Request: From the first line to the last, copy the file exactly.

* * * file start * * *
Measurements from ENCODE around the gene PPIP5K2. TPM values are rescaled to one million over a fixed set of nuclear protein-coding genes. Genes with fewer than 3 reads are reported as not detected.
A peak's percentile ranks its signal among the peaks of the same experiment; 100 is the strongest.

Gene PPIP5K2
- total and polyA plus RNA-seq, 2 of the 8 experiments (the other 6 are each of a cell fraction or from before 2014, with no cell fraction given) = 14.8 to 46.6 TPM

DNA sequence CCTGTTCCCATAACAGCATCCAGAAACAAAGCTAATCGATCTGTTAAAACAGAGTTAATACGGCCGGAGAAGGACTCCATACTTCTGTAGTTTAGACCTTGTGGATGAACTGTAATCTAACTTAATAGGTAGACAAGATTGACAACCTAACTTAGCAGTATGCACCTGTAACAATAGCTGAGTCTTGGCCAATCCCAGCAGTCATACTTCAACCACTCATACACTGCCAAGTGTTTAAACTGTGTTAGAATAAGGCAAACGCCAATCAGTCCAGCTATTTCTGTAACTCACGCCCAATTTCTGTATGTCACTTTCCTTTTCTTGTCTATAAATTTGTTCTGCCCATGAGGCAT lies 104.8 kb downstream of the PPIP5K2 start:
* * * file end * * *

Measurements from ENCODE around the gene PPIP5K2. TPM values are rescaled to one million over a fixed set of nuclear protein-coding genes. Genes with fewer than 3 reads are reported as not detected.
A peak's percentile ranks its signal among the peaks of the same experiment; 100 is the strongest.

Gene PPIP5K2
- total and polyA plus RNA-seq, 2 of the 8 experiments (the other 6 are each of a cell fraction or from before 2014, with no cell fraction given) = 14.8 to 46.6 TPM

DNA sequence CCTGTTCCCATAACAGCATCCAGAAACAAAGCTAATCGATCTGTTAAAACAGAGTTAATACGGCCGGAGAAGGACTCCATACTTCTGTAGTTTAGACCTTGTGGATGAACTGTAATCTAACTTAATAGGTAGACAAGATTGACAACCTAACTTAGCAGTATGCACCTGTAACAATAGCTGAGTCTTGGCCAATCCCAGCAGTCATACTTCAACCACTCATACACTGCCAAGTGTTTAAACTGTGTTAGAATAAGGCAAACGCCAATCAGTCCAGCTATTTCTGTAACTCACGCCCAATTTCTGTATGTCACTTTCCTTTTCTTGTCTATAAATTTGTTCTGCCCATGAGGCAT lies 104.8 kb downstream of the PPIP5K2 start: